The Story of Trinity Green Almshouses, Whitechapel Road
Along Whitechapel Road, glance up at the right moment and you’re stopped in your tracks. The serene historic sight of Trinity Green Almshouses transports you back into a London from hundreds of years ago.
This is a delightful slice of East London in the 17th century.
TRINITY GREEN ALMSHOUSES
The almshouses belong to the Corporation of Trinity House, an organisation going back over 500 years.
On 9 March 1513 a group of mariners who were fed up with the lack of regulation on the Thames petitioned the King to set up a fraternity to license pilotage along London’s liquid thoroughfare.
However even before they got their official credentials, Trinity House were a benevolent group that looked after mariners in need along with their widows and dependants.
The charity was based at Deptford and built two sets of almshouses there, today neither survive.
However in 1695, 28 almshouses and a chapel were built to accommodate the growing group and Mile End was chosen as a suitable location.
The money for all these new homes came from Captain Henry Mudd of Ratcliffe (1630-1692) who had donated the land to Trinity House in his will. He is mentioned on a lovely little cartouche on the side of the building.
Design and Details
Even without knowing the history, a closer look at these exquisite boats would probably give away the sea-faring connections.
to make the point even clearer, in the 19th Century there was a large mast in the middle of the green! You can see what this looked like from the stock image here.
It’s become part of East End folklore that the design for Trinity Green was by none other than Christopher Wren, Britain’s most famous 17th century architect.
It’s repeated so often that it’s taken as fact, but the issue is there isn’t a shred of proof for the claim!
It’s more likely that the architect was Sir William Ogbourne, master carpenter (1662-1734).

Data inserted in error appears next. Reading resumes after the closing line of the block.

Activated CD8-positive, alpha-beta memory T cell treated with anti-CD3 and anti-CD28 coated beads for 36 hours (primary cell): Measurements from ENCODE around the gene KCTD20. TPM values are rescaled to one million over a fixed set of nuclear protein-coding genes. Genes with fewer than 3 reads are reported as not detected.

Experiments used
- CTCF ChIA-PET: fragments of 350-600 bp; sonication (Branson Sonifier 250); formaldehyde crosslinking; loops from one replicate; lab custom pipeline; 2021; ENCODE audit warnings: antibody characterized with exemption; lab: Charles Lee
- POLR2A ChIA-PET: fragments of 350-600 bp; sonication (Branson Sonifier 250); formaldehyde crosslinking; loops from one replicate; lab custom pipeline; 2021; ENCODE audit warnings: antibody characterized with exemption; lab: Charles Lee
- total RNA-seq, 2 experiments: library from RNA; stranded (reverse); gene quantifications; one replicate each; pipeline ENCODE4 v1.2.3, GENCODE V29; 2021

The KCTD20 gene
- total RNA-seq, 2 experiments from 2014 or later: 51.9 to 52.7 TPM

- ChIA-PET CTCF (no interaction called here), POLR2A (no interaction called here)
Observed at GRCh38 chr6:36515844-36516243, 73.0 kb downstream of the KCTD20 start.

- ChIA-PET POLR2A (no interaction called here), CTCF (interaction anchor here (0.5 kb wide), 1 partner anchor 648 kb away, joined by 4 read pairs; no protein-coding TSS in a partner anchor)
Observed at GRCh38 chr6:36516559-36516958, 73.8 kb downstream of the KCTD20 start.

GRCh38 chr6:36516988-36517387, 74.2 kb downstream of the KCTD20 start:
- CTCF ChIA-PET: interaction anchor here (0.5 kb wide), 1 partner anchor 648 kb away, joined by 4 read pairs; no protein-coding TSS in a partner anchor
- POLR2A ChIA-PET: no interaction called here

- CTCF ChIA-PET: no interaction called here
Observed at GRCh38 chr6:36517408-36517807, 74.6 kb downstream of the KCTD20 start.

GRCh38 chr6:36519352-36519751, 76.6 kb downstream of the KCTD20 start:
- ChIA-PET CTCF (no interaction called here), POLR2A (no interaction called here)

It seems unthinkable that these gorgeous homes could possibly be knocked down, but they’ve come close a few times.
In 1895 they were rescued from destruction by Charles Robert Ashbee, founder of the Guild of Handicrafts in Bow who was a resident at Toynbee Hall by Aldgate East tube station today.
They also narrowly escaped total destruction in the Second World War, in the end just the 8 almhouses behind the chapel were destroyed by bombs.
Protection became official in 1950 was the building received its Grade I listing and later the London County Council restored the remaining almshouses and chapel.
As recently as 2017 it still had a near miss though, with a plan for a 28-storey tower to loom over the historic garden, ruining Trinity Green’s striking visual impact. Thankfully this plan was scrapped.
Luckily we still have Trinity Green Almshouses to admire. Today they’re a mix of private and council homes.
I was a student at Queen Mary back in the 90s and I used to walk past these every time I went to the Sainsburys in Whitechapel. One evening when I was trying to read some of the plaques on the buildings a lovely man spotted me and gave me a mini lecture on the history. It’s such a beautiful place and a real break from the business of the main drag just a few hundred yards away. A real nostalgic post for me. Thanks!
You’re welcome Anwen, I think Mile End locals are particularly proud of this bit of history so it doesn’t surprise me that they were keen to share it!
John Richard Davues
I’m sure you are familiar with the vessel
above Liberty store in Regent Street.
I am! There’s a post about London’s best weathervanes here if you’re interested; https://lookup.london/london-weathervanes/
I have just discovered this gem through the records of Lydia Breaker who lived here in 1833. She was a spinster so I assume that her connection was through her father or brother in law who were both marines. I wonder where their archives are kept to learn more?
Good question Rowena, I would assume they are kept with the Tower Hamlets Local Archive on Bancroft Road but if they’re not I’m sure they could advise where to go to find out more. https://www.towerhamlets.gov.uk/lgnl/leisure_and_culture/local_history/local_history__archives/local_history__archives.aspx
My 3x great aunt Susan Gill (1827-1904) and her husband, Captain George Coombe (1823-1907) lived in the Almshouses. Originally from Cornwall, they moved to Trinity Green some time between 1881-1891. Captain Coombe was a Master in the Merchant Navy. They are both buried in the City of London Cemetery and Crematorium E12.
I have just discovered this gem ; through a long interview on YOUTUBE with Dan Cruickshank. Is it possible to see inside the chapel and indeed any other parts of the buildings ? Thanks.
I’ve never seen any public events when it’s available to visit unfortunately, I’d love to see inside myself! You can catch a glimpse in some photos here; https://spitalfieldslife.com/2018/03/20/new-hope-for-trinity-green-almshouses/
Glad you enjoyed the post.
Thanks – it’s new to me – and that’s always something nice.